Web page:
Today, in America, many Hippie types refer to themselves as Rainbows, for the tied dyed T-shirts they wear.
The "boho-chic (http://en.wikipedia.org/wiki/Boho-chic)" fashion style of 2003-5 had a number of hippie features and, indeed, the London Evening Standard used the term "hippie chic" (11 March 2005).
Longer hair and fuller beards than current fashion. Many white people with curly or natty hair associated with the 1960s counterculture and American Civil Rights Movement (http://en.wikipedia.org/wiki/American_Civil_Rights_Movement_%281955-1968%29) wore their hair in afros (http://en.wikipedia.org/wiki/Afro) in earnest imitation of African-Americans. Some people find the longer hair offensive. They think of it as unhygienic, frivolous, or feminine; or offensive because it violates traditional cultural expectations. (When Hair (http://en.wikipedia.org/wiki/Hair_%28musical%29) moved from off-Broadway (http://en.wikipedia.org/wiki/Off-Broadway) to a large Broadway (http://en.wikipedia.org/wiki/Broadway_theatre) theater in 1968 (http://en.wikipedia.org/wiki/1968), the hippie counterculture was already diversifying and fleeing traditional urban settings.)
Brightly colored clothing (http://en.wikipedia.org/wiki/Clothing), and unusual styles (http://en.wikipedia.org/wiki/Styles_of_clothing), such as bell-bottom (http://en.wikipedia.org/wiki/Bell-bottoms)pants (http://en.wikipedia.org/wiki/Pants), tie-dyed (http://en.wikipedia.org/wiki/Tie-dye) garments, dashikis (http://en.wikipedia.org/wiki/Dashiki), peasant blouses, and non-Western inspired clothing. Much of their clothing was self-made in protest of Western consumer culture. Head scarves and long beaded necklaces, for both men and women, were also fashionable in addition to sandals.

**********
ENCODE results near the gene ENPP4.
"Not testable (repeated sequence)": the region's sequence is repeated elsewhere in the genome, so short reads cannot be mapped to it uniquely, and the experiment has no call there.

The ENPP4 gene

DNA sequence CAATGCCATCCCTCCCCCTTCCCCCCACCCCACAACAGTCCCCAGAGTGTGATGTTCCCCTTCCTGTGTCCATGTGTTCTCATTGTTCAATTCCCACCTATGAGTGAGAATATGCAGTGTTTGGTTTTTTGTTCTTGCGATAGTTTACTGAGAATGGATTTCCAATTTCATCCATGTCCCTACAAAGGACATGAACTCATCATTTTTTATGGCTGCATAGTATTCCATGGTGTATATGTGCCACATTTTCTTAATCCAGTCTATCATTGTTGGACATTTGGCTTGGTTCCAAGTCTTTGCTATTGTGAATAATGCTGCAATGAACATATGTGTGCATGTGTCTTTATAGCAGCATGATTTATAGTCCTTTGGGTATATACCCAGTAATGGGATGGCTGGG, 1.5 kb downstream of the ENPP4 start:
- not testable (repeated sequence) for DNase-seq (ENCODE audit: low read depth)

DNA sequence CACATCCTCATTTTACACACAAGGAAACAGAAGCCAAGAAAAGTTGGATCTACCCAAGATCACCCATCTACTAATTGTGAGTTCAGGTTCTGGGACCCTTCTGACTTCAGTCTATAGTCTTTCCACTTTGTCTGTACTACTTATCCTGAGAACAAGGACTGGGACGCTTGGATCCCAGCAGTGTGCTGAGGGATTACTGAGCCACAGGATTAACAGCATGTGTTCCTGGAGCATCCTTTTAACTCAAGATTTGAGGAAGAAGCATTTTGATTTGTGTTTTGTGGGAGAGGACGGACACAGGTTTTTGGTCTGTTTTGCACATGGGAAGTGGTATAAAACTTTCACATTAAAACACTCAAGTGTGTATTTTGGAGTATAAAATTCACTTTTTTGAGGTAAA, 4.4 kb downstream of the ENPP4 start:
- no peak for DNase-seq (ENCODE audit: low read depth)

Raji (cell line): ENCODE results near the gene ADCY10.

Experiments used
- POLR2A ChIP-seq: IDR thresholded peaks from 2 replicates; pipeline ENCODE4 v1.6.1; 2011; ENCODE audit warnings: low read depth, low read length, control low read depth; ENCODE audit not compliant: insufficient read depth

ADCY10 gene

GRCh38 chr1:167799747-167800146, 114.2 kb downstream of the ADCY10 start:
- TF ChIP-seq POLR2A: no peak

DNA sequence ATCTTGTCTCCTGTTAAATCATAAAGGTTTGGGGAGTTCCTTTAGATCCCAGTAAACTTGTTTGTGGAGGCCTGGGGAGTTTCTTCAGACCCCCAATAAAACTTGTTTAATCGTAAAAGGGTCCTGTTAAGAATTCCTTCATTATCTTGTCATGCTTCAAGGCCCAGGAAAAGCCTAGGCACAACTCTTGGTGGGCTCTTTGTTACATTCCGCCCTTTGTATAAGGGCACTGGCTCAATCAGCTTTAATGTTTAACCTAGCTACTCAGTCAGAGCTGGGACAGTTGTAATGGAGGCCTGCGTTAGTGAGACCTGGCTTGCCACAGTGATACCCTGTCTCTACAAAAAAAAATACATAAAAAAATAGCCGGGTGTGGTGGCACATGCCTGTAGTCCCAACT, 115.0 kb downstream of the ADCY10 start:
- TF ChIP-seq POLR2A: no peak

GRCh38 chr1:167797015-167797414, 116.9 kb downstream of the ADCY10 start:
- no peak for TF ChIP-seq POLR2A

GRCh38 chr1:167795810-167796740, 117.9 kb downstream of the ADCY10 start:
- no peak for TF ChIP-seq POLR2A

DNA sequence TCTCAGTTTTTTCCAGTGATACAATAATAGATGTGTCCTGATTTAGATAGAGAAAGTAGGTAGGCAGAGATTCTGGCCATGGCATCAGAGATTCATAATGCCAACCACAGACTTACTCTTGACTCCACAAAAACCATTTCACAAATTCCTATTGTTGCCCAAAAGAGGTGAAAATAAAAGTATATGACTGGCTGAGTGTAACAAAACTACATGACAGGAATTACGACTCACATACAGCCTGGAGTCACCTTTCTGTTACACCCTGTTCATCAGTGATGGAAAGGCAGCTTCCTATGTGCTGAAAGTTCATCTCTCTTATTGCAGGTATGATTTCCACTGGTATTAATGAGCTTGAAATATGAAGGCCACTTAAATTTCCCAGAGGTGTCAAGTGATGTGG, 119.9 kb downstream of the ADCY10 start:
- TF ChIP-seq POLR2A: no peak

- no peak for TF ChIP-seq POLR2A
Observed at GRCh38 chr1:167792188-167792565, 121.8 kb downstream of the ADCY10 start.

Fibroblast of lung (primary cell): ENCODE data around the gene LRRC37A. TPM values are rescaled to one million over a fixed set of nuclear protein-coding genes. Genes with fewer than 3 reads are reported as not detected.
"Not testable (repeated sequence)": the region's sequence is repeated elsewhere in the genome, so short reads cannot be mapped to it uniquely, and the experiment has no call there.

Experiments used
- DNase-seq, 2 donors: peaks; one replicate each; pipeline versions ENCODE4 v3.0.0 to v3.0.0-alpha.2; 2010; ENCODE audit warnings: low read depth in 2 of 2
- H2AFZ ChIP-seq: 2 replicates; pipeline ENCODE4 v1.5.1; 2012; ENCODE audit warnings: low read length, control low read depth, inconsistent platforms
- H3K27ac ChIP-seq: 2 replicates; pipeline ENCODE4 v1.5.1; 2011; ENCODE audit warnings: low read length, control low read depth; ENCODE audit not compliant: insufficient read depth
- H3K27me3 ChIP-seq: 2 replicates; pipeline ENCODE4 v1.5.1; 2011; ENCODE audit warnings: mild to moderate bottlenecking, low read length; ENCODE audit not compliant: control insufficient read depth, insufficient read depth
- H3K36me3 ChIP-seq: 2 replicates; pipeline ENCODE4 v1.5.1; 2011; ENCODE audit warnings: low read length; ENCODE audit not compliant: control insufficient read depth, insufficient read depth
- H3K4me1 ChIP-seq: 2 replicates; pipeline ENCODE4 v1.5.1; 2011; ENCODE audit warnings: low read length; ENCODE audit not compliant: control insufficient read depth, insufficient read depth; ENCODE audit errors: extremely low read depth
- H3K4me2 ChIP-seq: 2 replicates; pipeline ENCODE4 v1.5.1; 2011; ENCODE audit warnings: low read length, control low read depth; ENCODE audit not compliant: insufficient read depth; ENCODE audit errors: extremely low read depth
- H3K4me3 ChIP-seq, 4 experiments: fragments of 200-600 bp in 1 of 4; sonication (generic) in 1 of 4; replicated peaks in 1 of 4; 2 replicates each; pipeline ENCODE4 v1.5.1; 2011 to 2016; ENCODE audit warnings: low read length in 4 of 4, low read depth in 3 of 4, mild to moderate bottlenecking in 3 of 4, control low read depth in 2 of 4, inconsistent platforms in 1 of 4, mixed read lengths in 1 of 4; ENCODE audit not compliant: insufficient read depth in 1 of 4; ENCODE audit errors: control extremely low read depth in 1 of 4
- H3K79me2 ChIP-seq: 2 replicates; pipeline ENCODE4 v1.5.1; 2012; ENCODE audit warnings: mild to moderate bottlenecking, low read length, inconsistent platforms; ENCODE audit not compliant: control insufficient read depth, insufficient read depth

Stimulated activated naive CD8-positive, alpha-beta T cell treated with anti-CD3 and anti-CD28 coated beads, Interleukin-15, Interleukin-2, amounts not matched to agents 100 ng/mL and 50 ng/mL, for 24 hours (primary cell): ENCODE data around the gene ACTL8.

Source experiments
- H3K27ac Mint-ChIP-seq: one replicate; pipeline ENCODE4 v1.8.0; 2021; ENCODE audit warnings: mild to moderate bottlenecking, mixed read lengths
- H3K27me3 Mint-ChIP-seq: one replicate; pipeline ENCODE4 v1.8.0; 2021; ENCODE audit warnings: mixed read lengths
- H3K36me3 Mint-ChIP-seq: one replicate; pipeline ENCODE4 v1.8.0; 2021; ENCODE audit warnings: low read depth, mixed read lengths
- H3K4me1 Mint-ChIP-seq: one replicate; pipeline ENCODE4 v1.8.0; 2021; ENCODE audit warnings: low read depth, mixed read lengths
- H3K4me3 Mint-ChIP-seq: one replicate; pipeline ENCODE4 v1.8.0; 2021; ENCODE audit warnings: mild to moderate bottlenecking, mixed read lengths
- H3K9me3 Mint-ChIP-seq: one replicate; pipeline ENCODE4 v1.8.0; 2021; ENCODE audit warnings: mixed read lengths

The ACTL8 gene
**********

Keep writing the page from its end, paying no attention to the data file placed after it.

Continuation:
Listening to certain styles of music (http://en.wikipedia.org/wiki/Music); psychedelic rock (http://en.wikipedia.org/wiki/Psychedelic_rock) such as Jimi Hendrix (http://en.wikipedia.org/wiki/Jimi_Hendrix) and Jefferson Airplane (http://en.wikipedia.org/wiki/Jefferson_Airplane), blues (http://en.wikipedia.org/wiki/Blues) such as Janis Joplin (http://en.wikipedia.org/wiki/Janis_Joplin), traditional Eastern music, particularly from India, or rock music (http://en.wikipedia.org/wiki/Rock_music) with eastern influences (The Beatles (http://en.wikipedia.org/wiki/The_Beatles)), soulful funk like Sly & The Family Stone (http://en.wikipedia.org/wiki/Sly_%26_The_Family_Stone), jam bands (http://en.wikipedia.org/wiki/Jam_band) like the Grateful Dead (http://en.wikipedia.org/wiki/Grateful_Dead) and the Allman Brothers Band (http://en.wikipedia.org/wiki/The_Allman_Brothers_Band), and folk music such as Bob Dylan (http://en.wikipedia.org/wiki/Bob_Dylan). Neo-Hippies frequently participate in the bluegrass (http://en.wikipedia.org/wiki/Bluegrass_music) and/or folk (http://en.wikipedia.org/wiki/Folk_music) music scene.